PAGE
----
Gene Therapy Restores Some Vision in Colorblind Children

Study suggests gene therapy may effectively treat young children who were born colorblind via pathways connecting the brain and the retina.

Gene therapy was able to partially restore cone function in colorblind children, according to research conducted by the University of London published in Brain. Achromatopsia affects rods and cone cells, both photoreceptors in the eyes. The disease, which is a result of gene variants, prevents cone cells from signaling to the brain and causes colorblindness, poor overall vision, and sensitivity to bright light.

"In our trials, we are testing whether providing gene therapy early in life may be most effective while the neural circuits are still developing. Our findings demonstrate unprecedented neural plasticity, offering hope that treatments could enable visual functions using signaling pathways that have been dormant for years,” said co-lead author Michel Michaelides of the UCL Institute of Ophthalmology and Moorfields Eye Hospital, in a press release

Investigators have been researching ways to activate the cone cells and recover color vision. The 2 trials are examining therapies targeting a different gene and to test its safety and efficacy in improving vision.

In the study, the investigators examined 4 individuals aged 10 to 15 years who have achromatopsia. After receiving gene therapy in only 1 eye, investigators evaluated the efficacy of the treatment. Using a functional magnetic resonance imaging (fMRI) brain scan, the study authors pinpointed changes in patient post-treatment visual function by separating their post-treatment cone signals from existent rod-driven signals.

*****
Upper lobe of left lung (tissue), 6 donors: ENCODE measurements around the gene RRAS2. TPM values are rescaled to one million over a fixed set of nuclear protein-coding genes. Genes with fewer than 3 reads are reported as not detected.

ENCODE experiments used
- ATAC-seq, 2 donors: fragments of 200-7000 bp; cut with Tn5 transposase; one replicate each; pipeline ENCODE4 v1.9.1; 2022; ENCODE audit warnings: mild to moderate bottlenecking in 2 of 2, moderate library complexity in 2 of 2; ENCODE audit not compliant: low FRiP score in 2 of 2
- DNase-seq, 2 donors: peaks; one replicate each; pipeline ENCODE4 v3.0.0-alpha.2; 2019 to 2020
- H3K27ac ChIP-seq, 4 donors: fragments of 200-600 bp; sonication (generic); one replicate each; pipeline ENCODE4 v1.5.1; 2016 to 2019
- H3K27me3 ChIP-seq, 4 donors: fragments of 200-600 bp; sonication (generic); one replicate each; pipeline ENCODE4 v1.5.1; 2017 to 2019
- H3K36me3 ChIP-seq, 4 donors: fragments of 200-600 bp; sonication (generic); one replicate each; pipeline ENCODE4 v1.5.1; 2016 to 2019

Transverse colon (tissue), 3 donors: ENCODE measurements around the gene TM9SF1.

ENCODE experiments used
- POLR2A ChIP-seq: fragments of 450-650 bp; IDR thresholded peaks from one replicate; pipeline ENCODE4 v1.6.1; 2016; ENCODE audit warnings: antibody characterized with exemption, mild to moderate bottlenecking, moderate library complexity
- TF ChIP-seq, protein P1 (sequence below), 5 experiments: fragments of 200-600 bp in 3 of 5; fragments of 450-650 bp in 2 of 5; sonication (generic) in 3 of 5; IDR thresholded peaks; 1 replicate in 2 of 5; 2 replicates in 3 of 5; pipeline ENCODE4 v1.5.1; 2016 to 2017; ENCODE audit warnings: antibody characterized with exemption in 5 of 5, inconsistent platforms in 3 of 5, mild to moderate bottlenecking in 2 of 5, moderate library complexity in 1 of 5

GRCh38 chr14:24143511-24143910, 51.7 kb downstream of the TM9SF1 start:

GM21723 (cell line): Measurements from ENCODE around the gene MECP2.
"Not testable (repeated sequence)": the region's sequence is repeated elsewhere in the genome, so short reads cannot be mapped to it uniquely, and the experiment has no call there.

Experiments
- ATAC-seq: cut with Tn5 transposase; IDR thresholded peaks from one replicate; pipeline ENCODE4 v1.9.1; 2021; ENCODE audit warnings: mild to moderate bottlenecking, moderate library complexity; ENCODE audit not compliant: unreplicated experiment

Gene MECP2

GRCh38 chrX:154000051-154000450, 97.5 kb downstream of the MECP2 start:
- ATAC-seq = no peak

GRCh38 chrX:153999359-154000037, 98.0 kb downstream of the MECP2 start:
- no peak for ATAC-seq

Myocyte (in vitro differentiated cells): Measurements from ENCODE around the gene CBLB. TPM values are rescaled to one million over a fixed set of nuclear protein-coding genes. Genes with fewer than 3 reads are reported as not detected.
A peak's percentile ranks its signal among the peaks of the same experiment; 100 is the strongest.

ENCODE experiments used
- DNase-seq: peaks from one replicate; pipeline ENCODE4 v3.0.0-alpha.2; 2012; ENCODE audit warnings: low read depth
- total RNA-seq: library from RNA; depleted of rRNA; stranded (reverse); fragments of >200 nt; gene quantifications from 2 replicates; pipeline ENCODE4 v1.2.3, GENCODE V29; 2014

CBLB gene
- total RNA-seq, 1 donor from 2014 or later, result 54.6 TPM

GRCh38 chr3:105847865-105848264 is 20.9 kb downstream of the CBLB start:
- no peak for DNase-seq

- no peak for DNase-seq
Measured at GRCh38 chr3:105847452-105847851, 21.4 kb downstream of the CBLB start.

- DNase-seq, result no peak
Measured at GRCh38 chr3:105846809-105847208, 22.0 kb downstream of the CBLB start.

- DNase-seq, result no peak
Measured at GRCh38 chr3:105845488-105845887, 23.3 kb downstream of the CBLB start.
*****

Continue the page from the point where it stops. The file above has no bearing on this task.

Following the brain scan, the team used a “silent substitution” technique to separately stimulate rods or cones to test the effects of the treatment. They compared the results of the study with data from 9 untreated patients and 28 patients with normal vision.

Prior to the test, no child had normal cone function on any test. After treatment, the results were similar to those of patients with normal vision. Between 6- and 14-months post-treatment, 2 of the 4 participants showed signs of cone-mediated signals in the visual cortex of the brain from the treated eye.

Those same 2 children also showed a difference in cone-supported vision. After taking a psychophysical test, their results showed that the treated eye could see multiple levels of contrast.

"Our study is the first to directly confirm widespread speculation that gene therapy offered to children and adolescents can successfully activate the dormant cone photoreceptor pathways and evoke visual signals never previously experienced by these patients,” said lead author Tessa Dekker, of the UCL Institute of Ophthalmology, in a press release.

At the time of this study, researchers were conducting additional phase 1 and 2 trials to test the neural pathways of the cones.

"We are still analyzing the results from our two clinical trials, to see whether this gene therapy can effectively improve everyday vision for people with achromatopsia. We hope that with positive results, and with further clinical trials, we could greatly improve the sight of people with inherited retinal diseases," Michaelides said in the press release.

Reference

University College London. Gene therapy partly restores cone function in two completely colorblind children. Science Daily. August 24, 2022. Accessed on September 2, 2022.